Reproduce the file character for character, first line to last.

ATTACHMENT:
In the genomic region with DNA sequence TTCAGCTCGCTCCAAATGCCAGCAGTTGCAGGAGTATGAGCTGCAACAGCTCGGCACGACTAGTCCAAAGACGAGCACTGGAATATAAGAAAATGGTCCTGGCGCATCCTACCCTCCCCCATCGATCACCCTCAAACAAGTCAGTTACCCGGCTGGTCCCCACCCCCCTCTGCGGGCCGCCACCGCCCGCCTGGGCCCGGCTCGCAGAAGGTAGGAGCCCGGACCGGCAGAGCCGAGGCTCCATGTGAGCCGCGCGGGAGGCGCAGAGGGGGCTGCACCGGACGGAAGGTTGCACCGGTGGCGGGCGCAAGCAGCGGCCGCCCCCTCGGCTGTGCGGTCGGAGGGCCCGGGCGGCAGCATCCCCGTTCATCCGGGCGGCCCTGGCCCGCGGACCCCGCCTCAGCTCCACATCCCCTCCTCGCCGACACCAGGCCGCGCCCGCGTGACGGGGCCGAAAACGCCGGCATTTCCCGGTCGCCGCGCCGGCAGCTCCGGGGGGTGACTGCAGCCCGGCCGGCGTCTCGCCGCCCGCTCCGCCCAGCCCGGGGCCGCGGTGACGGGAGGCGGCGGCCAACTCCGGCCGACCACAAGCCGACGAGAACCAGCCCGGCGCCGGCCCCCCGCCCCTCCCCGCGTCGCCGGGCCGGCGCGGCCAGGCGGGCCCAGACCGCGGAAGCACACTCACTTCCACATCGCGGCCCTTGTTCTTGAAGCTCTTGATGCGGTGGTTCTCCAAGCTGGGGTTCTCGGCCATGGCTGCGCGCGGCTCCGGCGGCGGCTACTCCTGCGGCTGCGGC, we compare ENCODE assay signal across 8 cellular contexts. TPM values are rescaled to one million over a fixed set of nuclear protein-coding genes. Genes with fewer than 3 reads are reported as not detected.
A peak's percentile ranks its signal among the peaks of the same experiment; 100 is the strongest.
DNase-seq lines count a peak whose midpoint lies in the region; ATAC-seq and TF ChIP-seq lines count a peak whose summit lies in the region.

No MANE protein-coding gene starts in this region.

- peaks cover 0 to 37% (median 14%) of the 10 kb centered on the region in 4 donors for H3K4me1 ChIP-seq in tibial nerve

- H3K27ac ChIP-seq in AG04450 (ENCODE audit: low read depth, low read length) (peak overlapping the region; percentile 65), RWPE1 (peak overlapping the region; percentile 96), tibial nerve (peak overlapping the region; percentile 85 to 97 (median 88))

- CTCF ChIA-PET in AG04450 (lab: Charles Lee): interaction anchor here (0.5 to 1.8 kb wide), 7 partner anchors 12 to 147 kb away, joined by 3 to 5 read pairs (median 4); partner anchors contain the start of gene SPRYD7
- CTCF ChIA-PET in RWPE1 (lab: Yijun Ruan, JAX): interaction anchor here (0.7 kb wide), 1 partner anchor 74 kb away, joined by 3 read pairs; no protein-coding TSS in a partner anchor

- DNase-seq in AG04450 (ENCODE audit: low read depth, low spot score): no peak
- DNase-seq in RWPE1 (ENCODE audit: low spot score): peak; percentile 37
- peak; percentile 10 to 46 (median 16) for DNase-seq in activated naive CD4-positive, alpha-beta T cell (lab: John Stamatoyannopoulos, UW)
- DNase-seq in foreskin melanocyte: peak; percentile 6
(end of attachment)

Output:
In the genomic region with DNA sequence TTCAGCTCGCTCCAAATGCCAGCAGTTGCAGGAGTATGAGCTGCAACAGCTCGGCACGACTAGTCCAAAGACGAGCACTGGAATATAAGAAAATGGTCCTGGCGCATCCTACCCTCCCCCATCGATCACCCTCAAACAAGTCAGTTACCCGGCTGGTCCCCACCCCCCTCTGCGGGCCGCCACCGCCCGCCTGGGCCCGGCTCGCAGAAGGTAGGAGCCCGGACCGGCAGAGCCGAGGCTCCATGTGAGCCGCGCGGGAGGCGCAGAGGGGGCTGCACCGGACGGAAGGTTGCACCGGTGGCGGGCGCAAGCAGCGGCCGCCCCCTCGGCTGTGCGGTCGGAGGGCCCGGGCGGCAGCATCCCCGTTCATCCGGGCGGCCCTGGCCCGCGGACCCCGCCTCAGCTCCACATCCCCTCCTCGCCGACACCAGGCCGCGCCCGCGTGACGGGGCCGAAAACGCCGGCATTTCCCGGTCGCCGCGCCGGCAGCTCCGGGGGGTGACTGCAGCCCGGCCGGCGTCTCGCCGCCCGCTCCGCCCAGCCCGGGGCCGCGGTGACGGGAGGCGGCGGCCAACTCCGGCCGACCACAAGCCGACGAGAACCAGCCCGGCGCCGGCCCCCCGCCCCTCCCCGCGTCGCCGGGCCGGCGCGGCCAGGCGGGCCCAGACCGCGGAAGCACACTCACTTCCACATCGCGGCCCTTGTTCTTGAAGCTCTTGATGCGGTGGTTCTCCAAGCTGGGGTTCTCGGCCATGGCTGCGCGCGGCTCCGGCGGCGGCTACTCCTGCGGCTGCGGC, we compare ENCODE assay signal across 8 cellular contexts. TPM values are rescaled to one million over a fixed set of nuclear protein-coding genes. Genes with fewer than 3 reads are reported as not detected.
A peak's percentile ranks its signal among the peaks of the same experiment; 100 is the strongest.
DNase-seq lines count a peak whose midpoint lies in the region; ATAC-seq and TF ChIP-seq lines count a peak whose summit lies in the region.

No MANE protein-coding gene starts in this region.

- peaks cover 0 to 37% (median 14%) of the 10 kb centered on the region in 4 donors for H3K4me1 ChIP-seq in tibial nerve

- H3K27ac ChIP-seq in AG04450 (ENCODE audit: low read depth, low read length) (peak overlapping the region; percentile 65), RWPE1 (peak overlapping the region; percentile 96), tibial nerve (peak overlapping the region; percentile 85 to 97 (median 88))

- CTCF ChIA-PET in AG04450 (lab: Charles Lee): interaction anchor here (0.5 to 1.8 kb wide), 7 partner anchors 12 to 147 kb away, joined by 3 to 5 read pairs (median 4); partner anchors contain the start of gene SPRYD7
- CTCF ChIA-PET in RWPE1 (lab: Yijun Ruan, JAX): interaction anchor here (0.7 kb wide), 1 partner anchor 74 kb away, joined by 3 read pairs; no protein-coding TSS in a partner anchor

- DNase-seq in AG04450 (ENCODE audit: low read depth, low spot score): no peak
- DNase-seq in RWPE1 (ENCODE audit: low spot score): peak; percentile 37
- peak; percentile 10 to 46 (median 16) for DNase-seq in activated naive CD4-positive, alpha-beta T cell (lab: John Stamatoyannopoulos, UW)
- DNase-seq in foreskin melanocyte: peak; percentile 6